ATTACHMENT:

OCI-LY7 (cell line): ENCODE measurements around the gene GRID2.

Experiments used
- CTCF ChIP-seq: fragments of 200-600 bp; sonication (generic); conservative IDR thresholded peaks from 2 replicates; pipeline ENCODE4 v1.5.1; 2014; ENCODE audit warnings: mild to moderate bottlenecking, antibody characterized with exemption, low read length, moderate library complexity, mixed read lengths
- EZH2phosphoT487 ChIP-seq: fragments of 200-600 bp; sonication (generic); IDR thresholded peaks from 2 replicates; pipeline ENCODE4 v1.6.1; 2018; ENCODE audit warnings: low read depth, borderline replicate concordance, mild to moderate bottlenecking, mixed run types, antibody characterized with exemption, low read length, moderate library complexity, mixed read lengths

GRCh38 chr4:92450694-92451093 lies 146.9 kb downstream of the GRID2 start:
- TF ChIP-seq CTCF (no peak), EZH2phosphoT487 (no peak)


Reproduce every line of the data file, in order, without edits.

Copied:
OCI-LY7 (cell line): ENCODE measurements around the gene GRID2.

Experiments used
- CTCF ChIP-seq: fragments of 200-600 bp; sonication (generic); conservative IDR thresholded peaks from 2 replicates; pipeline ENCODE4 v1.5.1; 2014; ENCODE audit warnings: mild to moderate bottlenecking, antibody characterized with exemption, low read length, moderate library complexity, mixed read lengths
- EZH2phosphoT487 ChIP-seq: fragments of 200-600 bp; sonication (generic); IDR thresholded peaks from 2 replicates; pipeline ENCODE4 v1.6.1; 2018; ENCODE audit warnings: low read depth, borderline replicate concordance, mild to moderate bottlenecking, mixed run types, antibody characterized with exemption, low read length, moderate library complexity, mixed read lengths

GRCh38 chr4:92450694-92451093 lies 146.9 kb downstream of the GRID2 start:
- TF ChIP-seq CTCF (no peak), EZH2phosphoT487 (no peak)